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7 Questions About Debt Relief You Were Afraid to Ask

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Last Updated: Oct 8, 2018

If you’re reading this, you’re probably looking for a way to stabilize your financial situation. This is a worthy goal. The good news is you do have options and choices—even if it feels like the opposite is true.

You’re probably also venturing into new territory here, and with that unfamiliarity can come concerns. To help you through that uncertainty, here are some answers to seven questions about debt relief you may have been afraid to ask.

1. What Exactly Is Debt Relief?

Said simply, you’ll work with a company to negotiate your debt down to make it easier to pay off. In a lot of cases, debt settlement firms can get fees and interest waived, which goes a long way toward reducing the amount you owe.

It’s important to note debt relief works primarily for unsecured debt like credit cards, revolving charge accounts, medical bills and the like. Secured debt, like mortgages and car loans can’t be settled this way. The lender will simply repossess the house or the car.

2. How Does It Work?

After a consultation during which you’ll lay out your situation to a counselor, a determination will be made whether debt relief is a good strategy for you. The best companies will apprise you of all of your options—not just the ones they offer.

If you decide to go with settlement, you’ll deposit funds into a third party held FDIC-insured escrow account over which you have complete control. As the fund accrues, the settlement company begins negotiating with your creditors. When the fund has enough money in it to, disbursements are made to pay the creditor according to the terms of the negotiated settlement.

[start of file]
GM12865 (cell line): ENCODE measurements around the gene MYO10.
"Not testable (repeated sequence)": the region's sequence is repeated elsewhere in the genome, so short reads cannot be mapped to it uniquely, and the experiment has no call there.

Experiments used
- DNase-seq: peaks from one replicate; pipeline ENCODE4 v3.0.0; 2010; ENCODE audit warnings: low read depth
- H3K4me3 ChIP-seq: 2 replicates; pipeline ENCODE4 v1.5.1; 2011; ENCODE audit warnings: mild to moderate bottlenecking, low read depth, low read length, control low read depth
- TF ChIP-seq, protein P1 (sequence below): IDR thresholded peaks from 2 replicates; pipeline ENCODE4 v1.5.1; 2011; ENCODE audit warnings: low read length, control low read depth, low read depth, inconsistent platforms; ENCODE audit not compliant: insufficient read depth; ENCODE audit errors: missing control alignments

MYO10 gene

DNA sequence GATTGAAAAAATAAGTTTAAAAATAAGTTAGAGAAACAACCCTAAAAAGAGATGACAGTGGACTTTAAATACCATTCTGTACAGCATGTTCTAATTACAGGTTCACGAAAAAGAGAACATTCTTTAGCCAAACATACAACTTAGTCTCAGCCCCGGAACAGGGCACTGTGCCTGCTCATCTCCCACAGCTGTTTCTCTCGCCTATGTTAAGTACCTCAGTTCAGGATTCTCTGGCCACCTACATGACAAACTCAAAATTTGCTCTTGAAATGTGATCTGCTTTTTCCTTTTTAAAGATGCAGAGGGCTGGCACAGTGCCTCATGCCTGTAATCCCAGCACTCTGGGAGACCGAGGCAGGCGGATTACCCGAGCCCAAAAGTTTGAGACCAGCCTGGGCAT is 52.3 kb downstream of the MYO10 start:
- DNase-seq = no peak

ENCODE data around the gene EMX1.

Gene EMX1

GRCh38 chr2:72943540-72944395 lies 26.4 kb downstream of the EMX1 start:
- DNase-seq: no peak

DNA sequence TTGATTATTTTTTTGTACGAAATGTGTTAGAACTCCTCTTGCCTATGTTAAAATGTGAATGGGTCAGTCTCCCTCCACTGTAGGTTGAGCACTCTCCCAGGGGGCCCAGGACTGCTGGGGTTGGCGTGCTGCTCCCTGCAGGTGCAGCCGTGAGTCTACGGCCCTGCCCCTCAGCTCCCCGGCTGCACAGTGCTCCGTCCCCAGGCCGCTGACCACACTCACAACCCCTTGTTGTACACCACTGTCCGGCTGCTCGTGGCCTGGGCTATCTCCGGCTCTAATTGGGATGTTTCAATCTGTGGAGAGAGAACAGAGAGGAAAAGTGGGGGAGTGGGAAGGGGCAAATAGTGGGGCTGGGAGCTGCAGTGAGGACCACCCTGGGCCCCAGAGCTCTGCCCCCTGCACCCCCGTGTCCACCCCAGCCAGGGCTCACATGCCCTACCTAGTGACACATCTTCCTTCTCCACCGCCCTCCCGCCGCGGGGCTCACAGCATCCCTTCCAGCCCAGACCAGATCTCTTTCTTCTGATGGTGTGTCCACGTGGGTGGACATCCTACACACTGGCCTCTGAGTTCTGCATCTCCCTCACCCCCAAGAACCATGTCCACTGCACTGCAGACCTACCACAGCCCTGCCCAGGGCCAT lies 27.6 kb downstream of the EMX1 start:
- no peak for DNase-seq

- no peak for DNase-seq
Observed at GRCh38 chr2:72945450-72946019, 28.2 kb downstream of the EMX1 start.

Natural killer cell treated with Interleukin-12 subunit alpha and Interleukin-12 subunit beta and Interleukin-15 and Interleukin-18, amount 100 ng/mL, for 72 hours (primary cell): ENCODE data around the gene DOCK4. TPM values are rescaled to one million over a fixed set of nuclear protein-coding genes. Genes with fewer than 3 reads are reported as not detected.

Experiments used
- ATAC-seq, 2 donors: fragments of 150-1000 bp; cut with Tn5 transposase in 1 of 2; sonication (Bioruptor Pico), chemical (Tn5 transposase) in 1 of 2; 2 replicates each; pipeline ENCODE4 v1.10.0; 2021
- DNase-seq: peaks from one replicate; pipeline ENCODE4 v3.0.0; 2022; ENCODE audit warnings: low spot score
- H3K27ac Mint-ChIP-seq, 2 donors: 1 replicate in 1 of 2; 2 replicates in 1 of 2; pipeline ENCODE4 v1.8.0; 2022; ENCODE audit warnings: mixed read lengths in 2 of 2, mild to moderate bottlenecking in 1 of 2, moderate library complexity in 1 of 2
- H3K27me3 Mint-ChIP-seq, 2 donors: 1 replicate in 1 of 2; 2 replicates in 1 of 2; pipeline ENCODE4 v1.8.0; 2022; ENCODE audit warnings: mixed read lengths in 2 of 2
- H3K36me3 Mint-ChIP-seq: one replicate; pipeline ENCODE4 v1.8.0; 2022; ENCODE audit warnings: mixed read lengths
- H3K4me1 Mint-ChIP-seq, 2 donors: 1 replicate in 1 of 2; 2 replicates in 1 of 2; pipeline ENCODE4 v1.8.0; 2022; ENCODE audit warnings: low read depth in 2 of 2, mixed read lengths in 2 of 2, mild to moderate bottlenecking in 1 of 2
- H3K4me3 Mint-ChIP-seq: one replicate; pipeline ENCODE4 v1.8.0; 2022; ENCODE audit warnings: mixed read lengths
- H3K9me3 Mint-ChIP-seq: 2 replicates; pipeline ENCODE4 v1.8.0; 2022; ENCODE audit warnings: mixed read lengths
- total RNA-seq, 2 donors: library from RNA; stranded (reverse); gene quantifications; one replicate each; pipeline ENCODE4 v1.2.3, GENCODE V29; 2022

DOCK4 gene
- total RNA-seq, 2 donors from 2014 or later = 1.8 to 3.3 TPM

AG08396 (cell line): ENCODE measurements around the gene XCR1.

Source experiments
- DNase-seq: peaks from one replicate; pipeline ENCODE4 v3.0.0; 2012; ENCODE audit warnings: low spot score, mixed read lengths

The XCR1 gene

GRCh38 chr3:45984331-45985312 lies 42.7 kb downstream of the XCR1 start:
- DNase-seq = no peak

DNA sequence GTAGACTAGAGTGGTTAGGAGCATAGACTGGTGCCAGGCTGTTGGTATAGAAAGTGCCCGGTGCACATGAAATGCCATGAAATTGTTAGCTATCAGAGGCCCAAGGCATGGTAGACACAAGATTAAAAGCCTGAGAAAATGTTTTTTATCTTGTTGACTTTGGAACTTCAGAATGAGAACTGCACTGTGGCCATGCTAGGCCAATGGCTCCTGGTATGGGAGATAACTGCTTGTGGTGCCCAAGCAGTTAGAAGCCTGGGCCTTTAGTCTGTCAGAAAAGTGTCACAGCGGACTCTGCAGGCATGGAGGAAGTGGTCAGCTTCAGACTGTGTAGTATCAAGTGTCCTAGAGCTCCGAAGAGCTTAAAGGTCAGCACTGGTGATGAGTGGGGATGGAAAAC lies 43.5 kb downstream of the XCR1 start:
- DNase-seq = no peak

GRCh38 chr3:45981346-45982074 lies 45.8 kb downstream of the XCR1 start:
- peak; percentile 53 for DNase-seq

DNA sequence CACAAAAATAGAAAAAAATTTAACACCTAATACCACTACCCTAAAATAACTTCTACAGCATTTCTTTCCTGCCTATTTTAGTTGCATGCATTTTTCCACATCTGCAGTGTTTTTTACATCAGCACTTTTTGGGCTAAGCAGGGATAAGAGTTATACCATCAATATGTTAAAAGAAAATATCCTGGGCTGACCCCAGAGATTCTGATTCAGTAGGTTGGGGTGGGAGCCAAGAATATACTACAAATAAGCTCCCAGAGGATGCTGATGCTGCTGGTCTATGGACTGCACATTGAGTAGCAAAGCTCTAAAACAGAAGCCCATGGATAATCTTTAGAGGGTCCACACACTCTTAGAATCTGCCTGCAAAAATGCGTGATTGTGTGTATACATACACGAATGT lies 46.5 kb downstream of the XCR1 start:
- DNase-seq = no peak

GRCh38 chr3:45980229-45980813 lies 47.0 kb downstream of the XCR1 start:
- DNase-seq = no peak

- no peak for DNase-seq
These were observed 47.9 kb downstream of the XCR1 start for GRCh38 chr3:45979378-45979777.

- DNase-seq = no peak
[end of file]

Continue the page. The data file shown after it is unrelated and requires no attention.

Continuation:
While some creditors are paid the full amount at the time the settlement is negotiated, other creditors prefer to be paid over a period of months or years. The point is to establish a structured agreement at the time of negotiation.

3. How Long Does It Take?

The exact amount of time varies according to a number of factors. These include the amount of debt you have, how rapidly you can build up your payment fund and how long it takes to reach settlement agreements. The duration is 24 to 48 months in most cases.

4. Will My Credit Be Affected?

The honest truth here is your credit score will be lower. Anyone who tells you differently is not being honest with you. However, if you’re in a situation in which you need debt relief, your credit score has probably already been affected. Either way, once you’ve completed the process, you can start rebuilding your credit rating.

5. What Will the Service Cost Me?

Law forbids debt settlement firms to charge upfront fees. No reputable company will ask you to pay until a settlement is negotiated and the client agrees to the negotiated amount. Further, they can’t force you to accept any deal they negotiate. You have full approval over the disposition of every settlement offer.

6. How Can I Tell if I’m Dealing With a Legit Company?

Fast talkers, who promise the moon, should be viewed with suspicion. There can be no guarantees in debt settlement because every situation is negotiated, so agreements can vary from case to case. Therefore anyone offering you a guarantee is not on the up and up.

What’s more, anyone who tells you they can make all of your debt go away for pennies on the dollar is not to be trusted. Certain types of obligations cannot be resolved through debt relief. Additionally, any organization that tries to sign you up before conducting a thorough review of your circumstances should be regarded with wariness.

The best debt relief companies will show you a track record of 10 years or more, as well as accreditation by organizations such as the Better Business Bureau and the American Fair Credit Council.

7. Can Debt Relief Be Trusted?

It’s important to note this is an industry around which there have been some misunderstandings—like those surrounding the Freedom Debt Relief lawsuit. Legitimate and reputable companies can sometimes experience bad press. However, the answers to these questions about debt relief you were afraid to ask will help you choose an organization capable of helping you get your finances back on track.

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